Abuja — Electricity Distribution Companies (Discos) have painted an unflattering picture of how the Transmission Company of Nigeria (TCN) contributes to the erratic power supply in the country, describing the only government-controlled company in the supply value chain as a major threat to the power sector.
The Discos, in their Q2 (2020) report, a copy which THISDAY obtained at the weekend, said apart from inconsistent improvements prompted by seasonal changes, the electricity wheeled to the power distributors remain largely poor.
The power distributors added that the Aggregate Technical, Commercial and Collections (ATC&C) losses increased to 45.7 per cent by the end of June, from 43.3 per cent in March, thus changing the declining trend that had been achieved in the last three years.
The report by Association of Nigerians Electricity Distributors (ANED), the umbrella body of the Discos, said since 2015, the TCN had not improved on its capacity to transmit electricity to them (Discos).
It stated that whereas the Nigerian Electricity Regulatory Agency (NERC) gave the TCN a target to support the evacuation of power by about 50 per cent between 2016 and 2019, the company has performed by just about 13 per cent.
“Since 2015, there has been no significant improvement in the energy generated and wheeled by TCN, that is finally received by Discos. It continues low and flat, only affected by a seasonal effect between the dry and rainy seasons.
“The Discos’ uncertainty on the energy to be received from TCN has become a major threat and it will hurt the core of their Performance Improvement Plans (PIPs) as many of the plans are based on the basis of the projections done by NERC at June´s Minor Review.
“Moreover, NERC in the last TCN´s minor reviews stated that whereas the CAPEX provided to TCN in MYTO-2015 order was to support the evacuation of the average projected generation of 5,465MW in 2016 to 10,493MW in 2019, actual average generation remained between 3,500MW to 4,000 MW during the same period.
“The energy to be received by the Discos continues to be flat, low and far from any of NERC´s projections under the MYTO financial model,” the report stated.
It noted that the historical projections of the MYTO model has remained inconsistent with the energy assumptions of the tariff model, adding that the misalignment has increased the tariff shortfall and accelerated the sector’s liquidity crisis.
According to the report, the commercial performance improvement registered by the Discos within the last few quarters has been affected negatively by the impact of the COVID-19 lockdown, stressing that consequently, the Q2 collection efficiency dropped to an average of 64 per cent.
“In particular, the collection efficiency in April was only 49 per cent, although it recovered to 76 per cent in June. In annual terms, the total collection is at N472 billion, slightly lower than the previous record of N482 billion, but still better than the previous period a year ago,” the report said.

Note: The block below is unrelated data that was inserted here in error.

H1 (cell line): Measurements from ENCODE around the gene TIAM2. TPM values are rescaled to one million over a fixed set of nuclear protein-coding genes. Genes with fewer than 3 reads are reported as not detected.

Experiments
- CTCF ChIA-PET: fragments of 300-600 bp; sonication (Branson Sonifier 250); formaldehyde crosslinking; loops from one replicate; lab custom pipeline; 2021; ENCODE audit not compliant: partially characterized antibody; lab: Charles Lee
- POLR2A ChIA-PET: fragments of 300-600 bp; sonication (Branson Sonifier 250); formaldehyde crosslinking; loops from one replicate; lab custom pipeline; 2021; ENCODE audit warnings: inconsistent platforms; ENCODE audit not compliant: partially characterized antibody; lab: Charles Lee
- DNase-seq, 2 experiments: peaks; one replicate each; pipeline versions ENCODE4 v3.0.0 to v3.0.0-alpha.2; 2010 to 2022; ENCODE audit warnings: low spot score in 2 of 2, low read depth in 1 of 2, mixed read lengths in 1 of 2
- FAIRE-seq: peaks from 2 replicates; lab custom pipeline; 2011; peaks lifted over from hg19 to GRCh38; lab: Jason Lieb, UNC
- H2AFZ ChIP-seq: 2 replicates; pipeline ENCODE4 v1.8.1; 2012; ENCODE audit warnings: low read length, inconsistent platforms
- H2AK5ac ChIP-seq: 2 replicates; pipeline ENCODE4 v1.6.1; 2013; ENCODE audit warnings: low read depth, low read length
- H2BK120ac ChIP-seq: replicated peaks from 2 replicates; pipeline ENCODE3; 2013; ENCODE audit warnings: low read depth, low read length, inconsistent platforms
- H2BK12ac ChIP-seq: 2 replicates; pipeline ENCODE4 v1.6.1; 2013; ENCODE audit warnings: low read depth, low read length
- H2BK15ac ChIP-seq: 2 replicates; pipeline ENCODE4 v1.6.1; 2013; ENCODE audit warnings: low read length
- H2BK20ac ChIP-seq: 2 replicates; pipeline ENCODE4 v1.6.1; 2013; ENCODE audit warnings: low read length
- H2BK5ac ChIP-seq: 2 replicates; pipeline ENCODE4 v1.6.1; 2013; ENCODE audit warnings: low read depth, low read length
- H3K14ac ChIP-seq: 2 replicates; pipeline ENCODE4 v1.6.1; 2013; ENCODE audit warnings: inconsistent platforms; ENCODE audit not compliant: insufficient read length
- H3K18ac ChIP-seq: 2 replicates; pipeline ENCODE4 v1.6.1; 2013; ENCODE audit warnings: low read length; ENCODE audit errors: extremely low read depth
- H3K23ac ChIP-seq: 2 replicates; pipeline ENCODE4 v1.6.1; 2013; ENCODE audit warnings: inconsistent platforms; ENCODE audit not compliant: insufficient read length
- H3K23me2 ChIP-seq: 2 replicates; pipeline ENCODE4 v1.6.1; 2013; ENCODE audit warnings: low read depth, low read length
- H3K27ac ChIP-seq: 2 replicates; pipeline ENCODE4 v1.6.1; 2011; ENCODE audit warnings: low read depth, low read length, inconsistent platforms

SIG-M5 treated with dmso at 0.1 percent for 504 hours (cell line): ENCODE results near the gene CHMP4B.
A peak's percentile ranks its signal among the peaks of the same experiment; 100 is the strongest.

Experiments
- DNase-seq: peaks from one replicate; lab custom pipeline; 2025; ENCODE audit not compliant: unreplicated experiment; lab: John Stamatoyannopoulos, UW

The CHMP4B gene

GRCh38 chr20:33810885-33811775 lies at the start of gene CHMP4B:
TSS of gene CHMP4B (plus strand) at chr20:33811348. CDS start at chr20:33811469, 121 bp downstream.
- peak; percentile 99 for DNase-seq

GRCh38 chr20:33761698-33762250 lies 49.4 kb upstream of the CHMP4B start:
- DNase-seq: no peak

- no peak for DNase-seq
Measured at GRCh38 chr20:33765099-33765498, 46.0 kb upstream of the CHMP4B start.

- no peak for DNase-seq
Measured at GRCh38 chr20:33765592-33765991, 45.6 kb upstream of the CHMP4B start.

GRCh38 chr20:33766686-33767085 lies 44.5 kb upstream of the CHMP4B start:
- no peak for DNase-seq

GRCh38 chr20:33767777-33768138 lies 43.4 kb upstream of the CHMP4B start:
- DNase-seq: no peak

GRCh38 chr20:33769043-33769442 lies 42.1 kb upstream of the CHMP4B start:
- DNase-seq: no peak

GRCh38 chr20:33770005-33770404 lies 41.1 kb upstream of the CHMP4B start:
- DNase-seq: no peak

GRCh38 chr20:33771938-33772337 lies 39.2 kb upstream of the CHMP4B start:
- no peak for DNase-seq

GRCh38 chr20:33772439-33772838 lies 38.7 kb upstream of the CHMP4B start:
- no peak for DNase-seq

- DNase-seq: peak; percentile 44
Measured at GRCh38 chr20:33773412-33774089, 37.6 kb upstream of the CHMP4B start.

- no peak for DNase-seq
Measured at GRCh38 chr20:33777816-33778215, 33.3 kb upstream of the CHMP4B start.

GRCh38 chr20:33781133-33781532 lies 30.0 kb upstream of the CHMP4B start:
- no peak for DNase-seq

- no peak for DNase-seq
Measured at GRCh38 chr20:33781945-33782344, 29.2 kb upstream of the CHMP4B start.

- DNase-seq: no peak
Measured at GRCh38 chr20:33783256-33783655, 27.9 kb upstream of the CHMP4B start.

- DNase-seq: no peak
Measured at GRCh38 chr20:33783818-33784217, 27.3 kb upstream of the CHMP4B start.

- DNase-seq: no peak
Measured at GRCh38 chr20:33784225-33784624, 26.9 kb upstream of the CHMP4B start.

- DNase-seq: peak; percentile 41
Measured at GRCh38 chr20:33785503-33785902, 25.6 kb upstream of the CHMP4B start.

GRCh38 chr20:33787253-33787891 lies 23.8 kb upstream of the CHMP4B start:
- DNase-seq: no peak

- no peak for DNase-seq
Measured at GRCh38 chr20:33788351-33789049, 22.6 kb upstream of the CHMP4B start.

On the ATC&C losses, the Discos stated that the moving average increased to 45.7 per cent by the end of June from 43.3 per cent in March, changing the declining trend that had been achieved in the last three years.
ATC&C is the difference between the amount of electricity received by a distribution company from the transmission company and the amount of electricity for which it invoices its customers plus the adjusted collections loss.
“The overall ATC&C losses moving average kept decreasing smoothly until February 2020 where it has reached a new record of 43.3 per cent; after which almost every Discos’ ATC&C started to rise.
“The Q2 ATC losses jumped from 19 per cent up to 31 per cent and therefore the energy billed dropped by N18 billion. At the same time, the Q2 collection efficiency also dropped to 64 per cent,” the report stressed.
It added that the number of registered end-users in NESI had been increasing, currently, at a rate of about 75,000 new customers per month (+10 per cent in 2019, resulting in more than 9.5 million customers in total).
On a quarterly basis, the Discos noted that their collection dropped by N14 billion (-11.4 per cent) as a result of the COVID-19 pandemic and lockdown, adding that although the collection efficiency is still below 70 per cent, it has increased +3 points in the last year, reaching 69 per cent.
“Importantly, the energy received by the Discos is constrained around 27 TWh per year and is far from any MYTO scenario provided by NERC,” the report stated.
It said energy billed was affected badly on the one hand by the effect of the pandemic, and on the other hand, the unreliable energy delivered by TCN.
It stated that the energy billed in quarter 2 of 2020 was less than quarter 1 by 822 GWh, a reduction of -14,2 per cent.